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We’ve spent the last three weeks asking you to give a gift of support to KPFT. You can consider that a warm-up for the next few weeks of pleads for your hard earned money. Only they won’t be coming from Jay or Peter, but rather the thousands of advertisers all clamoring for your holiday dollar.

There was a time in America when hand made gifts were the norm. There wasn’t any ‘store bought’ anything. At least that’s how the graybeards in the server room tell it. I tend to agree. Gift giving has gotten too easy. With things like Amazon and eBay, you don’t have to go any farther than your front stoop to send someone something material. And if you have it delivered directly to the intended recipient, you don’t even have to do that. Maybe we as geeks should go back to making our own gifts…

If a macaroni portrait of Steve Jobs or a hand sewn black turtleneck with three sleeves doesn’t embody the message you’re trying to convey, not to worry: we’re here to plant a few gift ideas in your holiday head.

A spin on the classic coupon for hugs, kisses, or housework, you could put together a few Tech Support coupons good for short sessions of help. You definitely want to limit the scope of the coupons. Each coupon could be good for one tech support instance or for one increment of time, say 30 minutes. Seriously, if you’re already doing a ton of tech support for a family member, this is a good way of assigning a little value to it or even making them think twice before they call you. It is especially appropriate gift for anyone who tends to call you throughout the year looking for free tech support, anyway.

“Ok, aunt Edna… It’s Jauary 12th and you’ve already used up half of your coupons… Better slow down…” Of course you’d be joking. Kinda.

O’Reilly’s Maker’s Shed carries both LED menorahs and Christmas trees, both just a couple of solder joints away. Chumby guts and toys from Japan also grace their website. Surf to www.makershed.com to check out the goodies before they’re gone. That’s the downside – as most of their fare comes from individual makers, the cooler items can often run out before December 25th.

The world of Open Source Hardware has opened up all kinds of doors as far as gifts go. Sites like Adafruit Industries at www.adafruit.com carry both kits comprised of all the electronic components you need to build a game, an electricity usage monitoring system, or the infamous TV B-Gone. Think of Adafruit Industries as a clearing house for Open Source projects. Just like RedHat or SuSE may package a Linux Distribution for you, Adafruit packages all of the necessary parts. If you don’t want to go through Adafruit, you can always hit the site for schematics and the parts list necessary to source your own.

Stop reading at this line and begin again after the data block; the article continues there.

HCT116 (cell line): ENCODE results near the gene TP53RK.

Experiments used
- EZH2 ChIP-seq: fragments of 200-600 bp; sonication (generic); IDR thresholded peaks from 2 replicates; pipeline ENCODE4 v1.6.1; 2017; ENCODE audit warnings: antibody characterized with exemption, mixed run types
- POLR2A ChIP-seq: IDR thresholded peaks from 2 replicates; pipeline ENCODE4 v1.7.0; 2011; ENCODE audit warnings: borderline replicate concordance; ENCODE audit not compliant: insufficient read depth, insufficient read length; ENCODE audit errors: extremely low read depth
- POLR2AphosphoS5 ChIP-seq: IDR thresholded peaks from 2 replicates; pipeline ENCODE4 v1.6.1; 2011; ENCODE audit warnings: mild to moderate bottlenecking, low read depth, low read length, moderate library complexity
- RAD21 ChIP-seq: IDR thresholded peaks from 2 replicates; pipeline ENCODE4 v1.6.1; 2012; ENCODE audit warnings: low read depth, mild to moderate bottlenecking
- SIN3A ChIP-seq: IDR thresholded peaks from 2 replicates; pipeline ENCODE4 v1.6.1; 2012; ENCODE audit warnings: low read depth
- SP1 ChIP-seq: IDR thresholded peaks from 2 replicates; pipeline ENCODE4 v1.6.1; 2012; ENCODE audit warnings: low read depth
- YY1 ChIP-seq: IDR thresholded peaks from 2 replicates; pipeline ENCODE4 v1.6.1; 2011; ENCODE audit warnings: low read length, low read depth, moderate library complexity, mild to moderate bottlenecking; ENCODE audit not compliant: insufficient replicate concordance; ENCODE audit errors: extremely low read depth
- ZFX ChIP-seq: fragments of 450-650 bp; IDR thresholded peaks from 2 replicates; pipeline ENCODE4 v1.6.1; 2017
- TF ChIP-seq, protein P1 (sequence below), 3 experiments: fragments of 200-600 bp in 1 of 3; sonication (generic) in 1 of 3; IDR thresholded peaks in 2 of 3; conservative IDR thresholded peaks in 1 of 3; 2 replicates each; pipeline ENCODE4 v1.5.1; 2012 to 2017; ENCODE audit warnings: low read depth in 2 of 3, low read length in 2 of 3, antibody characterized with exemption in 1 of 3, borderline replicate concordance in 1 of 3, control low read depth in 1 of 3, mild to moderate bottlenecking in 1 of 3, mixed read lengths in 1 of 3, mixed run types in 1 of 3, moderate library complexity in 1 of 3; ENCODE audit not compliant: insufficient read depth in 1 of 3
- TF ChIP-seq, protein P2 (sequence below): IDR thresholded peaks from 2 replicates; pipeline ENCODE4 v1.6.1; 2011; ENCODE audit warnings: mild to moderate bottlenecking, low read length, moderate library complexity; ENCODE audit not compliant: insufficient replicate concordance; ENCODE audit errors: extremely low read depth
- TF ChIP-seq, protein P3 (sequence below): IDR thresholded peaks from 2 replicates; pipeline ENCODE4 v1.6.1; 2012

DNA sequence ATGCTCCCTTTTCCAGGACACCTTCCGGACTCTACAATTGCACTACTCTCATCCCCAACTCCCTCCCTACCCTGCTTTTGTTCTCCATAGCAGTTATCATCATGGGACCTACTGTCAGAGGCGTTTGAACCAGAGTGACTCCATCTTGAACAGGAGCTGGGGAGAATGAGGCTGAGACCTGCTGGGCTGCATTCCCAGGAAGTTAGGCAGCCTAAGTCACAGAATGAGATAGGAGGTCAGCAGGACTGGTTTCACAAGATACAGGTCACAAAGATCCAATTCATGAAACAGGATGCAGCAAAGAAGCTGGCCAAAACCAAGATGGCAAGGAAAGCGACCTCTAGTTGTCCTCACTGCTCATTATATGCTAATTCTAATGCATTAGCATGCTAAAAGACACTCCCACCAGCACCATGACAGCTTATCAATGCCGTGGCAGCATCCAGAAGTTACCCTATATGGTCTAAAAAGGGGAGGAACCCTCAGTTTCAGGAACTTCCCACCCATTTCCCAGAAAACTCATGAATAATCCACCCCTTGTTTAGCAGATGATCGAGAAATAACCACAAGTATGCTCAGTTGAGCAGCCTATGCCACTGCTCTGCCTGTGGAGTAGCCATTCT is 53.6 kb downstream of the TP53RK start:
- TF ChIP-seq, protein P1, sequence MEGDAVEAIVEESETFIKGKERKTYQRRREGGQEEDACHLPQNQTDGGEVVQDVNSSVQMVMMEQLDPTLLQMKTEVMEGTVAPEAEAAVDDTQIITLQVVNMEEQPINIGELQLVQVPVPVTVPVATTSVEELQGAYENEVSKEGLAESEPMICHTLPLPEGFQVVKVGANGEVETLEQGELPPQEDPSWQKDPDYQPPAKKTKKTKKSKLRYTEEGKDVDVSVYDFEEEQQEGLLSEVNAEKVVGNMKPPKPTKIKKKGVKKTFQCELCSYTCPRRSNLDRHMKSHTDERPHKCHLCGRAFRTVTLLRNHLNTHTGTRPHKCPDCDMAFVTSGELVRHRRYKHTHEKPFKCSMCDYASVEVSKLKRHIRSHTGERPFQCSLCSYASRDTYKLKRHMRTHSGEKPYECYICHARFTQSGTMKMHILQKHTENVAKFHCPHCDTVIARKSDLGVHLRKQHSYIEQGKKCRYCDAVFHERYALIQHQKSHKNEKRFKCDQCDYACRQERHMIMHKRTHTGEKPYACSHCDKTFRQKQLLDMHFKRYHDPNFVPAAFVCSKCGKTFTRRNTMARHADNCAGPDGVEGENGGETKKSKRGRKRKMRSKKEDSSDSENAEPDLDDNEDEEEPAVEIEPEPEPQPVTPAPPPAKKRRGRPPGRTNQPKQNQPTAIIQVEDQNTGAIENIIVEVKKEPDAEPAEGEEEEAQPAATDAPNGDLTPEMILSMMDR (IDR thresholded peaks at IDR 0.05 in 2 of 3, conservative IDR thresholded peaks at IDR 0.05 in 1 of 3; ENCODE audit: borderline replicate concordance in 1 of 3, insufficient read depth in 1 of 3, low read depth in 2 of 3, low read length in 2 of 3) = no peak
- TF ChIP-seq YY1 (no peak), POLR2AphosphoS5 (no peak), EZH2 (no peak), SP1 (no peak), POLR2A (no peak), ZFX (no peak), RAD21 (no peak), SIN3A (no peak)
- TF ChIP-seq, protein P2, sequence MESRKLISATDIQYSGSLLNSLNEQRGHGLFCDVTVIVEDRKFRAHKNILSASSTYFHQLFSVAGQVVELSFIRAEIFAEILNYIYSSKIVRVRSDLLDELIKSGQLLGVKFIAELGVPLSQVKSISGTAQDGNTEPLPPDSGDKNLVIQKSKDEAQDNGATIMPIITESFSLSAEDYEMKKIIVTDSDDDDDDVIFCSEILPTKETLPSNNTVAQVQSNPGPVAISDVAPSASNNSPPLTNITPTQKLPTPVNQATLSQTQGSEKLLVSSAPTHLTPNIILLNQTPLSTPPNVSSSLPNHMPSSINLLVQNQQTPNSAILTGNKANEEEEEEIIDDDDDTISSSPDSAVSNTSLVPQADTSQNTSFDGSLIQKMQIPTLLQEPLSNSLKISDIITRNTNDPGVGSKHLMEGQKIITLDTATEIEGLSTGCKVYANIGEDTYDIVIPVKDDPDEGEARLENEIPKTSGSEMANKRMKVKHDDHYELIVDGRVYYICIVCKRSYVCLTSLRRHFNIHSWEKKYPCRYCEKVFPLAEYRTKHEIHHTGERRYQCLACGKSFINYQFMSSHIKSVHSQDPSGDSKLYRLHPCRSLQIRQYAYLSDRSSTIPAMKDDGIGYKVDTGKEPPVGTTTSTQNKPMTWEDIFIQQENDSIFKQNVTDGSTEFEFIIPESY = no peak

Many of the Open Source Hardware kits require some soldering, but even that can be remedied with the gift of soldering skills via the “learn to solder bundle” from the Maker Shed. The ability to control molten metal and the flow of electrons around a circuit board is definitely a gift that can keep on giving.

Another gift option is a vanity URL. Sites like gandi.net let you take actual ownership of a domain, or let you assign that ownership to someone else. This is more a gift for a technically natured friend or family member, otherwise you may want to consider bundling this gift with a limited supply of tech support coupons.

If you have an electronic music lover in your life, Curious Inventor.com carries a line of audio gear titled The Voice of Saturn. Open Hardware components like a sequencer, a modulator, and synthesizer will enable them to create chop up all the music or noise they want. This may not be the best gift for roommates or anyone who lives within a few hundred yards of you.

And if you don’t want to give an entire gift, you can always give someone something to accompany what they already have. There are all kinds of creative hacks out there, from TiVos to phones to Roombas. These gifts are best for people who could actually install and use them, so be careful to avoid any Gift of the Magi situations with like-minded geeky friends.

That would be like phliKtid saying “I eBay’d my Wireless Access Point to buy you this serial cable for you to hax your Roomba.”

Then Groovehouse saying “Oh No! I eBay’d my Roomba to buy you this serial connector so you could hax your Wireless Access Point.”

If you’re not familiar with Gift of the Magi, I believe it’s a remake of the Sesame Street Christmas Special with Ernie and Bert.

That’s that for your geeky gift guide and that’s it for BarretTime.

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